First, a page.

AriZona Iced Tea’s Fixed Pricing Strategy -Brewing Success or Trouble?

Inflation and supply chain disruptions have quickly become the most prominent challenges for the food and drink industry. Gas is nearly $6 a gallon, aluminum has doubled in the last 18 months and corn syrup has increased by 300% over the past 20 years.

Yet, amidst the higher prices, Arizona’s Iced Tea has kept its pre-printed $0.99 price point – much to the surprise of customers, who have been paying 5% – 10% more for other ready-to-drink options such as Coke, Pepsi, and Nestea. Why would AriZona hold prices when costs are increasing exponentially?

Betting On Volume

Perhaps Arizona is banking on volume growth, figuring that if prices remain stable while others raise, more people will flock to the brand. Let’s assume AriZona is now generating $0.35 profit per can and is facing $0.04 cost headwinds. To break even, they will need to raise the volume by 13% to ensure profit remains unchanged. This is dangerous since volume is never guaranteed.

Possible Drivers to Hold Price

AriZona’s CEO Don Vultaggio has always been adamant that increasing prices would be the last resort. Instead, they rely on other factors to manage market pressures:

Diverse Product Line

Iced Tea only accounts for 25% of AriZona’s revenue. Other items in their portfolio include fruit drinks, energy drinks, snacks, hard seltzer, etc. which have a substantially higher margin. By having a diverse product portfolio, AriZona can offset margin losses from its Iced Tea with other offerings and identify opportunities to upsell customers.

Cutting Costs

Rather than increasing prices, AriZona manages inflationary pressures by cutting costs. For example:

  • Low-cost marketing strategies
  • Lean operating model, with only 350 people on staff at its headquarters and 1,500 companywide.
  • Using recycled materials to manufacture cans at their own facility cutting down aluminum usage by 40% per can.
  • Delivery trucks running at night to save on time and fuel.

What If AriZona Holds Pricing

Impact on Competitors

AriZona’s Iced Tea is the current low-price leader in the ready-to-drink market. Snapple, like AriZona, used to be $0.99 but is now $1.79.  Gold Peak, Coke’s brand, costs $1.99 and Pure Leaf, a premium Pepsi-Lipton brand, costs $2.09. If AriZona were to keep the price static and started to substantially grow, competitors would have no other choice but to promote to recapture customers. As expected, as one competitor promotes the rest would follow suit thereby eliminating AriZona’s price advantage but also the incremental profit-driven by pricing.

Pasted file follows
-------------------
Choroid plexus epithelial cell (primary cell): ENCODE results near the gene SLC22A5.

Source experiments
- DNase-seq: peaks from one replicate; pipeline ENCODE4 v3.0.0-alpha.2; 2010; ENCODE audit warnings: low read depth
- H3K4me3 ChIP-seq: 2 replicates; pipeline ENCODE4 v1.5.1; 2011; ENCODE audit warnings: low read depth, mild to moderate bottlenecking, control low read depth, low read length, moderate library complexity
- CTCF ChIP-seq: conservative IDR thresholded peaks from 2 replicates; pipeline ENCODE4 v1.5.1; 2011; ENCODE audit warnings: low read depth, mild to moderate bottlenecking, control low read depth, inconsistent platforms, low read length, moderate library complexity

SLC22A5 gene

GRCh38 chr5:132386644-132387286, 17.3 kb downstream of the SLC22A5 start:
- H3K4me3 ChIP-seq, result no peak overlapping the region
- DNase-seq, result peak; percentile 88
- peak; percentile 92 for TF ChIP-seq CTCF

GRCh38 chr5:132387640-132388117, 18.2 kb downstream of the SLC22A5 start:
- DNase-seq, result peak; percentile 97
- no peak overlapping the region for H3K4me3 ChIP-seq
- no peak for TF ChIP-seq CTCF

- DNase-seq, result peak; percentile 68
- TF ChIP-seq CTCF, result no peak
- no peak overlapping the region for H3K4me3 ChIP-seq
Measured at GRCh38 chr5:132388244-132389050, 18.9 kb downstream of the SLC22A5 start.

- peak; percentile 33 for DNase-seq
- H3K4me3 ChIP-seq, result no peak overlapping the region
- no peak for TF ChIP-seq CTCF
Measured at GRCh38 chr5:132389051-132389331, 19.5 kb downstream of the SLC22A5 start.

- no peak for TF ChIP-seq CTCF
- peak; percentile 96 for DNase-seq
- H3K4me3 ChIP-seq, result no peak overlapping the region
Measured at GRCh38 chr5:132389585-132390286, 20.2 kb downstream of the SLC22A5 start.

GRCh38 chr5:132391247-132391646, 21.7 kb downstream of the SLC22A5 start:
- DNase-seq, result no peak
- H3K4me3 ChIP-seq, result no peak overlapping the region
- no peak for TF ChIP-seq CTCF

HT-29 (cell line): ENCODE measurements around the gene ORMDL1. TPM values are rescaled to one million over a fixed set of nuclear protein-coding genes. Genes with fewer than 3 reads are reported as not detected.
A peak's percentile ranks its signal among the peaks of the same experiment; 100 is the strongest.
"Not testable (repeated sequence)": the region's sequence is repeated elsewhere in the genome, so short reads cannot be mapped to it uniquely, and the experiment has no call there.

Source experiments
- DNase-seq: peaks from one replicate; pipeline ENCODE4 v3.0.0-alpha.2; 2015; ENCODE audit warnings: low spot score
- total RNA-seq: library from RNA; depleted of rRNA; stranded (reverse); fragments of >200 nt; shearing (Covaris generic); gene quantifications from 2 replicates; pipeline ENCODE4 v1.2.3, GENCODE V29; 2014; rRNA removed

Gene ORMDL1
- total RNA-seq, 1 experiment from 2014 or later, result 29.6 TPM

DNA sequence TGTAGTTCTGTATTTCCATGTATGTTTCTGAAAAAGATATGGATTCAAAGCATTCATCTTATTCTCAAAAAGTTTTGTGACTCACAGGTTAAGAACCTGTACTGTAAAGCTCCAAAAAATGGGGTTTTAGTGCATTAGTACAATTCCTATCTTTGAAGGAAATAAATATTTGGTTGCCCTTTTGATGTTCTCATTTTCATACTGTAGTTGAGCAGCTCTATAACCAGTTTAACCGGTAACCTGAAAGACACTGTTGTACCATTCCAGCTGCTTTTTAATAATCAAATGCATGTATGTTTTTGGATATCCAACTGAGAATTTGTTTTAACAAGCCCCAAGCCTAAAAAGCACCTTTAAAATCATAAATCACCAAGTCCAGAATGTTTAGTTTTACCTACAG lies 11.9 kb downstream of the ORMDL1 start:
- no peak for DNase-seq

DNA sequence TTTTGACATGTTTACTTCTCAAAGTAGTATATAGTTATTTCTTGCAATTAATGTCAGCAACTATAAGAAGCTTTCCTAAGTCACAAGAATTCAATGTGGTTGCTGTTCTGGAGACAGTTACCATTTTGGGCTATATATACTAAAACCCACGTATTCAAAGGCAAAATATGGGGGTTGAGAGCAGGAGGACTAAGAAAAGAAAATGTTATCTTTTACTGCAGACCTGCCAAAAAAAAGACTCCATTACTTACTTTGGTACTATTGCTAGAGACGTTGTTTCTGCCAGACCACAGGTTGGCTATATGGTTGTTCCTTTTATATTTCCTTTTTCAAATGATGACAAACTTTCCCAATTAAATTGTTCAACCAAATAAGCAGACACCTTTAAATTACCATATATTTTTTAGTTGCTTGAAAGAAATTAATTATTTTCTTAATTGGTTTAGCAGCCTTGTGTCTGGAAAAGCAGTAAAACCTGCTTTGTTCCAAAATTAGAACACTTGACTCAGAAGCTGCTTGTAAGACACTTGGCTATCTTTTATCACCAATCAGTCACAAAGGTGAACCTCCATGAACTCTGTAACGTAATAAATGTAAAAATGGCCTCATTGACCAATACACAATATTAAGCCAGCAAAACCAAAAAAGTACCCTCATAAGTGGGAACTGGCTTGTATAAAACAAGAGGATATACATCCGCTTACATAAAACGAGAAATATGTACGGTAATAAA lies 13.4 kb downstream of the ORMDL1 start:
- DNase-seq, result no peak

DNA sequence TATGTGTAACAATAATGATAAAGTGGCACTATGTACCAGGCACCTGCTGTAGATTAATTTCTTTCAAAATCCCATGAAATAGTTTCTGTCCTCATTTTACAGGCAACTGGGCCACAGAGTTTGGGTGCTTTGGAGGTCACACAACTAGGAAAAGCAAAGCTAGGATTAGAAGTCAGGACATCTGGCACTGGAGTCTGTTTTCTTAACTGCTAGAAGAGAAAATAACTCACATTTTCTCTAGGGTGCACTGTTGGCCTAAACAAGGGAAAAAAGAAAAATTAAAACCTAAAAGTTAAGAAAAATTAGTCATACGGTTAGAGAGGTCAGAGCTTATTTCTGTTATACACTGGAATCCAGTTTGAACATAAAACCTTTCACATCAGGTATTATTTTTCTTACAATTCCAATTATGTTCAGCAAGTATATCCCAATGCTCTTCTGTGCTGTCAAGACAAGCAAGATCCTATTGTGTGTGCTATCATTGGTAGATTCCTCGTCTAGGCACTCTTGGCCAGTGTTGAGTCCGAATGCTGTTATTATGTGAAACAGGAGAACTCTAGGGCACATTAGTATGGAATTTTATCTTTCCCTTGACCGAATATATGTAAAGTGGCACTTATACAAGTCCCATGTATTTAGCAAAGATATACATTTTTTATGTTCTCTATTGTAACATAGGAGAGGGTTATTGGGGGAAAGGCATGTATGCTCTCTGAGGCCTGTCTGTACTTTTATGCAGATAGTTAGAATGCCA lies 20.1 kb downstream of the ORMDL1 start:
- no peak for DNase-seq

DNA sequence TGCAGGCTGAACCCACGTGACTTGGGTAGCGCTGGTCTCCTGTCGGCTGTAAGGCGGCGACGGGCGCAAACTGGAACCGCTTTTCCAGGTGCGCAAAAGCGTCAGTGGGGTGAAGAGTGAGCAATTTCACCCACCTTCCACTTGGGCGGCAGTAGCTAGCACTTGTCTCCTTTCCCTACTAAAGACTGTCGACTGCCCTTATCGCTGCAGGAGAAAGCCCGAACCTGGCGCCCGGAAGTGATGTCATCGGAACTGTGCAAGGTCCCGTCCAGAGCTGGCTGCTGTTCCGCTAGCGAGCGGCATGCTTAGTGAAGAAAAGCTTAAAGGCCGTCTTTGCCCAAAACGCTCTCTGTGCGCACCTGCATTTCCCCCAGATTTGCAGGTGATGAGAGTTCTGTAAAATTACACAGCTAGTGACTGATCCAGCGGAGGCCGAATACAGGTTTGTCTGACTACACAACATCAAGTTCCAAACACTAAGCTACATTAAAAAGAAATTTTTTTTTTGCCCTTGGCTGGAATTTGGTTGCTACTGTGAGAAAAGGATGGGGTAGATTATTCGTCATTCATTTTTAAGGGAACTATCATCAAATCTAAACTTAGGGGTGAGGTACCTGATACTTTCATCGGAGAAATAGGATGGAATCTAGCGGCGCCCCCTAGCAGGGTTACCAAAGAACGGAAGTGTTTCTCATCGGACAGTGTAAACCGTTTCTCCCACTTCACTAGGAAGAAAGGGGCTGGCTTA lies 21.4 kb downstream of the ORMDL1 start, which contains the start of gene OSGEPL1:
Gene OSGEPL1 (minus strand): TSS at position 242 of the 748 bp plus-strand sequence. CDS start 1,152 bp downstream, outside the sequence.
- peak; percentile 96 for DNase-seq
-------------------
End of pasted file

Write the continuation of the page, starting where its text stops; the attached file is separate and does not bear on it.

Impact on Retailers

Retailers may want the company to increase the price of iced tea. With inflation kicking in and the cost of running a business rising, retailers can use extra profit. For example, if AriZona decides to increase the price of its iced tea by 10% and retailers follow suit, they could expect an incremental 14% in margin dollars (assuming no volume loss):

Impact on Consumers

AriZona’s strategy to keep the prices stable has created a strong customer base. This stability in the prices has favored the company too. But for how long? With the current volatile market conditions, and prices rising by the day, the company is making less money off every can they sell. In the short term, consumers love low prices, but there is a cost:

  • If the prices of raw materials keep rising and the company persists in its current price, it won’t be able to infuse more money into the development of the products i.e., bringing in new flavors.
  • The company will have fewer resources available to expand capacity possibly leading to stockouts and short ships
  • At some point (in the distant future) they may be forced to trade off on quality versus cost savings

Impact on Financials

For every company, the ultimate gauge of success is the long-term growth of the bottom line. AriZona has been successful in keeping the price of its Iced Tea constant, but for how long can it keep making less money in this ever-changing business world? The lower price has helped AriZona achieve a 16% market share in the ready-to-drink market, but in terms of profit, the company is lagging behind competitors.

Final Thoughts

Often companies stick to psychological / highly visible price points due to emotional versus strong business rationale.  While AriZona’s strategy seems to be delivering results in the short term, are you sure yours is? Reach out to Revenue Management Labs where our team of pricing experts can help you create a value-based pricing strategy to deliver long-term sustainable growth.

ABOUT THE AUTHOR Avy Punwasee is a Partner at Revenue Management Labs. Revenue Management Labs help companies develop and execute practical solutions to maximize long-term revenue and profitability. Connect with Avy at

Editorial Team
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